skip to Main Content


A good friend thanked me shortly before Christmas for a gift I didn’t even know I’d given him. We were in a Zoom meeting of a CEO peer group organization we both belong to, and were answering the question: What are you thankful for in 2020?  (It was actually good to hear so many positive responses, given what kind of year it was!)

“I want to thank Hugh,” he said, “for the gift of the Indaba.”  Greeted by blank stares and silence, he explained what I had shared with him about the Indaba in Southern African culture.

The Indaba is a council of senior leaders of a clan to discuss important issues facing the community. Traditionally, it is a gathering in which people respectfully listen to the views of others and share their own. 

I had told him that, on our Tasimba safaris, we follow the local custom by holding an Indaba each day we are in camp. At the end of our morning safari, our guides find a big tree with plenty of shade from the hot sun, under which they set out camp stools in a large circle.

Peace and serenity

Surrounded by the open savannah, miles from camp, there is nothing to disturb the profound peace and serenity of this vast wilderness. There’s no WiFi or cell signal here – just the birds and the breeze. What we love is what happens next. At first, our guests just sit in awe and soak up the privilege of being in this amazing cathedral of nature.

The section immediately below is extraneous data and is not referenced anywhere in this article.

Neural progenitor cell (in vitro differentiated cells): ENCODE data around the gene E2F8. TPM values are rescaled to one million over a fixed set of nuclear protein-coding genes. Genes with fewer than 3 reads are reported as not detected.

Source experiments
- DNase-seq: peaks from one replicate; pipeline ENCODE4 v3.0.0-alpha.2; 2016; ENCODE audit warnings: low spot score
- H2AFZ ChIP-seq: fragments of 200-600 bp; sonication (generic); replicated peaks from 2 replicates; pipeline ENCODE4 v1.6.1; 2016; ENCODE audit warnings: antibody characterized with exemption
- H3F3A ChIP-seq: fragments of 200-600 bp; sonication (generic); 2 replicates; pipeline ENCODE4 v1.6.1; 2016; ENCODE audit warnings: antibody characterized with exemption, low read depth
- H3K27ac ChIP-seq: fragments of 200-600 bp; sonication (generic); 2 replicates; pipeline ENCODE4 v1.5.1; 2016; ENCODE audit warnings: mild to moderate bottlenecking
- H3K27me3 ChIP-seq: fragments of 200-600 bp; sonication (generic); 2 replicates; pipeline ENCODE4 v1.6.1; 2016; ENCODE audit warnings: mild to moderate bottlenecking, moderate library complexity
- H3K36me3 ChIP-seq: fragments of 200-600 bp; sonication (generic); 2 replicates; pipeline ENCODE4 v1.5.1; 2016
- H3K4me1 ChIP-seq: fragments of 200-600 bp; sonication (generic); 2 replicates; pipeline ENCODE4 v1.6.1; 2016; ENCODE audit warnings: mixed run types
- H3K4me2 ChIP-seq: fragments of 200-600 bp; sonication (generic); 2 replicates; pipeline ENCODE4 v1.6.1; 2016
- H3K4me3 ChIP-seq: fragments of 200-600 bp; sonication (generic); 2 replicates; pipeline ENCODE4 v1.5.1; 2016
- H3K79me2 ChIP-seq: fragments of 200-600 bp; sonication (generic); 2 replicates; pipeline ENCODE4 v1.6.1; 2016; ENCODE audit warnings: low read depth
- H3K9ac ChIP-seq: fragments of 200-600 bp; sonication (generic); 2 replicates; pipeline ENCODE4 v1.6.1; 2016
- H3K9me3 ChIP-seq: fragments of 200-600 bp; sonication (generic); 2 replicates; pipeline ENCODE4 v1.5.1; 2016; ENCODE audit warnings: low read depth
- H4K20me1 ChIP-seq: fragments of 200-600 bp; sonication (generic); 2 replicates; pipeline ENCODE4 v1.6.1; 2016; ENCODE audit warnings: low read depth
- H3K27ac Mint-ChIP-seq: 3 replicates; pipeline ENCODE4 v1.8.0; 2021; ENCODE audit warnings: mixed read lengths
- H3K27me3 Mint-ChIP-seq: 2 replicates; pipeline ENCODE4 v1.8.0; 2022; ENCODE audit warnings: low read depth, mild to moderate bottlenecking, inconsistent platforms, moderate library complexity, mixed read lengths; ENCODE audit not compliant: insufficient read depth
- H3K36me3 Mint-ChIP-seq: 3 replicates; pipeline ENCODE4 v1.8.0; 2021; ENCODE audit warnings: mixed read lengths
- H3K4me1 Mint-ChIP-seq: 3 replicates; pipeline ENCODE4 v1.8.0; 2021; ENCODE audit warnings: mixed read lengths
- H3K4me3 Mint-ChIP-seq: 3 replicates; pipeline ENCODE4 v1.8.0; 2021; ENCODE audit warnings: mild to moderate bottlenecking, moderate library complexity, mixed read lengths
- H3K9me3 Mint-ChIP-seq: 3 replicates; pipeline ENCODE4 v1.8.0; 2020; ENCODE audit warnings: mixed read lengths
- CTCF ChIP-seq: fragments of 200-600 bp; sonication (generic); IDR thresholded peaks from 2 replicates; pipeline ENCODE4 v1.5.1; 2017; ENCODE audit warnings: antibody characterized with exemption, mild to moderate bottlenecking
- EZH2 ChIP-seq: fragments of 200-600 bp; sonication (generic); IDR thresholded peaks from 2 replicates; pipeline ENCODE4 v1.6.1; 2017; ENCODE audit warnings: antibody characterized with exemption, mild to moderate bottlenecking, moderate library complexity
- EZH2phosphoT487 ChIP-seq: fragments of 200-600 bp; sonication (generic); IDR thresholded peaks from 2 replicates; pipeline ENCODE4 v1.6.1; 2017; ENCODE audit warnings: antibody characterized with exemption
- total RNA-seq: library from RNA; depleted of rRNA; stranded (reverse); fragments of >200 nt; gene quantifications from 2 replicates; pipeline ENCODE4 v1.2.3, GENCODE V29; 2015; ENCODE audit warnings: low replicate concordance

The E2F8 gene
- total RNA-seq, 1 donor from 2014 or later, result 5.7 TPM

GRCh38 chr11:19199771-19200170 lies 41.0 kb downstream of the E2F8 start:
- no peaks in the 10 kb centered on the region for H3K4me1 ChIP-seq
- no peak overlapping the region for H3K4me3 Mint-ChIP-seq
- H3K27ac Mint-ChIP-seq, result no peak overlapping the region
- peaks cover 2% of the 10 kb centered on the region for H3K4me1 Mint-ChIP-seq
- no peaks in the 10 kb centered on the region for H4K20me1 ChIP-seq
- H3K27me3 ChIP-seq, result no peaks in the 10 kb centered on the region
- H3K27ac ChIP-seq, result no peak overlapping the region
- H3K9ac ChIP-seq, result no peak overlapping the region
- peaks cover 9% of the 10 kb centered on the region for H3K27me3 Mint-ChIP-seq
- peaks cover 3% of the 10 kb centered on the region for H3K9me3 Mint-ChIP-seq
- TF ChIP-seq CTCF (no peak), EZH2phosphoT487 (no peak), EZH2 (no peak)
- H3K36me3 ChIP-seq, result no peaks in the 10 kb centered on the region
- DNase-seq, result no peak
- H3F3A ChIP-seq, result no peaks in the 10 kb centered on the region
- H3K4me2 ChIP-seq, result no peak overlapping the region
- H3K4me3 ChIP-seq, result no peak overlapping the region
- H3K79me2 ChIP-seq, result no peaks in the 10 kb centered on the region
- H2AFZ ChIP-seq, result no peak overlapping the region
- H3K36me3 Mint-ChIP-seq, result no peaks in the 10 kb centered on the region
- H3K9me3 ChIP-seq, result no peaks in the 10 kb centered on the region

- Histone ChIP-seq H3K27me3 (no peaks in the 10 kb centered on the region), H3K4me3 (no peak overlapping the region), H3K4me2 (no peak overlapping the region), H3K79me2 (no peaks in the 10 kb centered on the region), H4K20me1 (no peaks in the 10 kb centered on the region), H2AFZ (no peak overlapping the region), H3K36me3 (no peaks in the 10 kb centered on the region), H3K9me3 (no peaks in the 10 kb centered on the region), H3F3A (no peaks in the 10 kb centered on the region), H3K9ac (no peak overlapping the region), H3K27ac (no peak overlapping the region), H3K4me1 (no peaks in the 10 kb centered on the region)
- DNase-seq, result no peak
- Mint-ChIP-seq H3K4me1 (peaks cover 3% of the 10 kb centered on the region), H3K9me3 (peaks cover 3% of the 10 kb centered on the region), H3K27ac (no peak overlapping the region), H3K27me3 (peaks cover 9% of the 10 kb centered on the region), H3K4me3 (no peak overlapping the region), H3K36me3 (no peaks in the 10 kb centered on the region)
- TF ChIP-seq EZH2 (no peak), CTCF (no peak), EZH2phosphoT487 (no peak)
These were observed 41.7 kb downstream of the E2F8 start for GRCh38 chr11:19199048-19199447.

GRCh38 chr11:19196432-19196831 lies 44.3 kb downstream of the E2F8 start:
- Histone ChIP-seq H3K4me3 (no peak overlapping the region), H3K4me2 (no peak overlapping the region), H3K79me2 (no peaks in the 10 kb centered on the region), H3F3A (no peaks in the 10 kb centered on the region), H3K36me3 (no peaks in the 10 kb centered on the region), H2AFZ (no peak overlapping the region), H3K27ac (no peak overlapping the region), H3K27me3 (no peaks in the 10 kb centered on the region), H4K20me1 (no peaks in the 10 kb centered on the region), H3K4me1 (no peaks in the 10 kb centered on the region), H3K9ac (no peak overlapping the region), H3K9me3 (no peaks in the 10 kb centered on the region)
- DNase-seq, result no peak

For the next hour or more, we hold our Indaba. Often, we have an expert guest to lead the conversation. At other times we put to the group a challenging question of conservation, human/animal conflict or keystone leadership. Always, we hear shared insights that inspire the thinking of others. Lives are changed through experiences like this.

For our guests, the daily Indaba soon becomes an integral part of a deeper journey, a heightened awareness of the precious and fragile nature that surrounds us and of our own individual roles in sustaining it.

For my friend who thanked me for the gift, the Indaba has become a model for him too. He may not be in the African wilderness, but he has formed his own council of respected senior colleagues to discuss the important issues of our time and place.

One day maybe he’ll hold his Indaba ‘at home’ in Africa where it all started!

Indaba for me is a powerful gathering of thoughtful people who reflect a range of experience in matters of life, and who have valuable perspective in the personal and professional engagements that are part of the fabric of our lives. It allows all involved to broaden our insight in the situations we explore, to see things that we miss but are noticeable to others, and to give added color and texture to the world that is in our path.

Russ Harrison
Founding Principal, The Leadership Group

Tasimba. Be Inspired. Naturally.

Contact us about our next safari. We’d love to have you join us!

Back To Top
Click to Hide Advanced Floating Content